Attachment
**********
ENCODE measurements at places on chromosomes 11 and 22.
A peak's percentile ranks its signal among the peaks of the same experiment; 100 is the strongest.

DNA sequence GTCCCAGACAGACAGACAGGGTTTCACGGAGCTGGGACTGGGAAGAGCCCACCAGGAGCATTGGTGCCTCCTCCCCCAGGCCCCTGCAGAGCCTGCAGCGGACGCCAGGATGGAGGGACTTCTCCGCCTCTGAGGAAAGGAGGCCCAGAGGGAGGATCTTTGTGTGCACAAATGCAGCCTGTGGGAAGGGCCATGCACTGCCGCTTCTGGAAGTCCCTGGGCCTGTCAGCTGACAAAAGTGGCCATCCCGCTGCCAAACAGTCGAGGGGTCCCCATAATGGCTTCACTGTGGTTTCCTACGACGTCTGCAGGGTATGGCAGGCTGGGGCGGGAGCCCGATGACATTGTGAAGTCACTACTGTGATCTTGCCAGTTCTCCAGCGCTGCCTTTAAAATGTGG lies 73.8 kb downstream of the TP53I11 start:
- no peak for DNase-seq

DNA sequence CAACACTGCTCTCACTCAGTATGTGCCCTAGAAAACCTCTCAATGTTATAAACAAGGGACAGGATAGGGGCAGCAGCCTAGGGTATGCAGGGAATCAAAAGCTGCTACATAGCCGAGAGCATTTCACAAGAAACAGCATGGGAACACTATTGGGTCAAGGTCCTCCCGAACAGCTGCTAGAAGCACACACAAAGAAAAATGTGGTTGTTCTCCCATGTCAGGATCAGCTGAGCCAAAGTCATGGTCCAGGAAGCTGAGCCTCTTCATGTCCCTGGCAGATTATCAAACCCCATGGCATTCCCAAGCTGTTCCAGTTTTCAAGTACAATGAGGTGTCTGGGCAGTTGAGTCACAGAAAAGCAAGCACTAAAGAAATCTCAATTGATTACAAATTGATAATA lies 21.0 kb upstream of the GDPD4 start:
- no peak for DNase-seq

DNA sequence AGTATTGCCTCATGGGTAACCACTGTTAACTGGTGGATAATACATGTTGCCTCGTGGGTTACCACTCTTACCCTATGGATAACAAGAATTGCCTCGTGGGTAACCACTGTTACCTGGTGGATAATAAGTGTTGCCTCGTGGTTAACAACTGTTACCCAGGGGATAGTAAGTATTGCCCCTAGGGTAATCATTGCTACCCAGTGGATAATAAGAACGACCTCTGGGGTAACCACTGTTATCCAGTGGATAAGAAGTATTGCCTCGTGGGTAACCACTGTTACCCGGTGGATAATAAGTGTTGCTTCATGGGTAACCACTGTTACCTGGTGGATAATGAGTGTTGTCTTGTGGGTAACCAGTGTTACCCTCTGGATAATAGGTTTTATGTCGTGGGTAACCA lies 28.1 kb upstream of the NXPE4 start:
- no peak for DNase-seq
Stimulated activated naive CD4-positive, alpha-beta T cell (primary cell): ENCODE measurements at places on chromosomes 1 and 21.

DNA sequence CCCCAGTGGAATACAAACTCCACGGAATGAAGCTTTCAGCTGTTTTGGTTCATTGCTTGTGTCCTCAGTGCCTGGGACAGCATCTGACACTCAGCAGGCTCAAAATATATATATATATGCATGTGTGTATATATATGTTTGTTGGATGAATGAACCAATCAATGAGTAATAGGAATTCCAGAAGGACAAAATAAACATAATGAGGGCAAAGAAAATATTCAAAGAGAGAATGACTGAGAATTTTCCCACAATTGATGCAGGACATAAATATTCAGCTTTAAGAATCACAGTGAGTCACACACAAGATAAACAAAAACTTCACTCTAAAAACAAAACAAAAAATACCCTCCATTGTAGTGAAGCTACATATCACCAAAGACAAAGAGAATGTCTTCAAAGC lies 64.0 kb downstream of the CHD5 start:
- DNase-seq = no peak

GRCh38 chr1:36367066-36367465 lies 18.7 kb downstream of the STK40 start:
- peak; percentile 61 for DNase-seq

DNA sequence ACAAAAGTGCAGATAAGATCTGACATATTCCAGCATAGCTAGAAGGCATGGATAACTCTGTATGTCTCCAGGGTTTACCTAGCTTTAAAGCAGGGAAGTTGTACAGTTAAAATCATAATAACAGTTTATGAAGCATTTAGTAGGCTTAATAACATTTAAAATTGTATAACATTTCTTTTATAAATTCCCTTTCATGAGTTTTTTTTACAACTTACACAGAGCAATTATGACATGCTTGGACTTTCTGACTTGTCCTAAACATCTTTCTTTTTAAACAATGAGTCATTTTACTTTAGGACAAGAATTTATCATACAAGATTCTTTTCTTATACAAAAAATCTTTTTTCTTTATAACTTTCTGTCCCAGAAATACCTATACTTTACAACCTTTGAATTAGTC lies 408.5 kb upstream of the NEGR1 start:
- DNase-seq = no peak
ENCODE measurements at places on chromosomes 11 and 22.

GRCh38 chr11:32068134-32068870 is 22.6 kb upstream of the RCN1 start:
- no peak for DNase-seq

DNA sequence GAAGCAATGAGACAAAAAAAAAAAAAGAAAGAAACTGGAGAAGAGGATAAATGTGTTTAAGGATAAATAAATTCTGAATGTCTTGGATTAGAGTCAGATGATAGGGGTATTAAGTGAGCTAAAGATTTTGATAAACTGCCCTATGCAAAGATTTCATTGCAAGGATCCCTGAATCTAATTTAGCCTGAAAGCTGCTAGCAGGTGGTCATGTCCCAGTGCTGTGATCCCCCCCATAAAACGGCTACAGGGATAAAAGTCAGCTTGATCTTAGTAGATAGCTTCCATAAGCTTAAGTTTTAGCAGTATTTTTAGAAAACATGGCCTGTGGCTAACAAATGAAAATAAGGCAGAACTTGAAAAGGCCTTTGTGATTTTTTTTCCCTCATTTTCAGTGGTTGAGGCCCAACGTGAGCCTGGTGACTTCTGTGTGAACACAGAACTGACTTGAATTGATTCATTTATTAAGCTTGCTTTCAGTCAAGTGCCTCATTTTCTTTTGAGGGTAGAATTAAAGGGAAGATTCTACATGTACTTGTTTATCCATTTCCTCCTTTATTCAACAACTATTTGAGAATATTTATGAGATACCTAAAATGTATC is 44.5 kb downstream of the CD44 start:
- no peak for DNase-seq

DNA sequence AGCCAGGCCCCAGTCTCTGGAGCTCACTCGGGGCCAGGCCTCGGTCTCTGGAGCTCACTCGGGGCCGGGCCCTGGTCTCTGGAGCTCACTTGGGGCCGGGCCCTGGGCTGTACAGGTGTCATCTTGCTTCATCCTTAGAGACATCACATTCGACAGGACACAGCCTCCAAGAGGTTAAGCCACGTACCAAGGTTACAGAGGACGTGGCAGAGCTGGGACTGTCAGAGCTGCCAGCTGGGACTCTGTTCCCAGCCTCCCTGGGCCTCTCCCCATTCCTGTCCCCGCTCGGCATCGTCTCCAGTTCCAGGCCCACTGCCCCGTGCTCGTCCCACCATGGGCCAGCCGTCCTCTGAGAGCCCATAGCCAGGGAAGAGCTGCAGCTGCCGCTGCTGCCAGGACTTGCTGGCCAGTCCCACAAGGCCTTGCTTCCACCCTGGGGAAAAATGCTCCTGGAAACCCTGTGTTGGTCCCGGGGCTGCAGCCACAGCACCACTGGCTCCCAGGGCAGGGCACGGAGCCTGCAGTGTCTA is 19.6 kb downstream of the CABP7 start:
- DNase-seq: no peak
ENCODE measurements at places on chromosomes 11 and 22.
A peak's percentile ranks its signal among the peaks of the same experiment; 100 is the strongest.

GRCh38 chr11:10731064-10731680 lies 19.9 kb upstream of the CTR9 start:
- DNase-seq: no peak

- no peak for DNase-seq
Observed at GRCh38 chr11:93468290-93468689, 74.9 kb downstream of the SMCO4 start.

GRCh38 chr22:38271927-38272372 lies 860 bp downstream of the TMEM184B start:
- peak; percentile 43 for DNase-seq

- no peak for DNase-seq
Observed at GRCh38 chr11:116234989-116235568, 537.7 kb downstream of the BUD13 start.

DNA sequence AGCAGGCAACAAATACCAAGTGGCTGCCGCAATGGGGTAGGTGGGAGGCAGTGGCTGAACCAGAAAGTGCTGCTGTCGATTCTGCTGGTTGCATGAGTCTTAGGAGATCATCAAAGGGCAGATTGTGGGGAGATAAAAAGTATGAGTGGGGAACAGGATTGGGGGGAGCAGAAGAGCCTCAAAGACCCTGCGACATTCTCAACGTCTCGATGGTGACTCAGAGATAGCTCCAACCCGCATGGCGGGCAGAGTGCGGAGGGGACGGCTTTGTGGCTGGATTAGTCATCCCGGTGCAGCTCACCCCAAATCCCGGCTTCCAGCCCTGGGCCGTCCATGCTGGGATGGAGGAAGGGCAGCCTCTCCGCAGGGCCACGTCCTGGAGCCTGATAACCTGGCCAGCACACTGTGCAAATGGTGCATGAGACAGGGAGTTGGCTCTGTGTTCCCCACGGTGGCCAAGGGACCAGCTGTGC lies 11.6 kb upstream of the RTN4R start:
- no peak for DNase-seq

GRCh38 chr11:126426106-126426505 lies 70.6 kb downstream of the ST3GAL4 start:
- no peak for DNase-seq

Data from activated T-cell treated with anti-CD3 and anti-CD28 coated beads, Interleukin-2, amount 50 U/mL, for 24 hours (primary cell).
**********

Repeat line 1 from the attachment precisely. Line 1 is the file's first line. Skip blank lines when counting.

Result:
ENCODE measurements at places on chromosomes 11 and 22.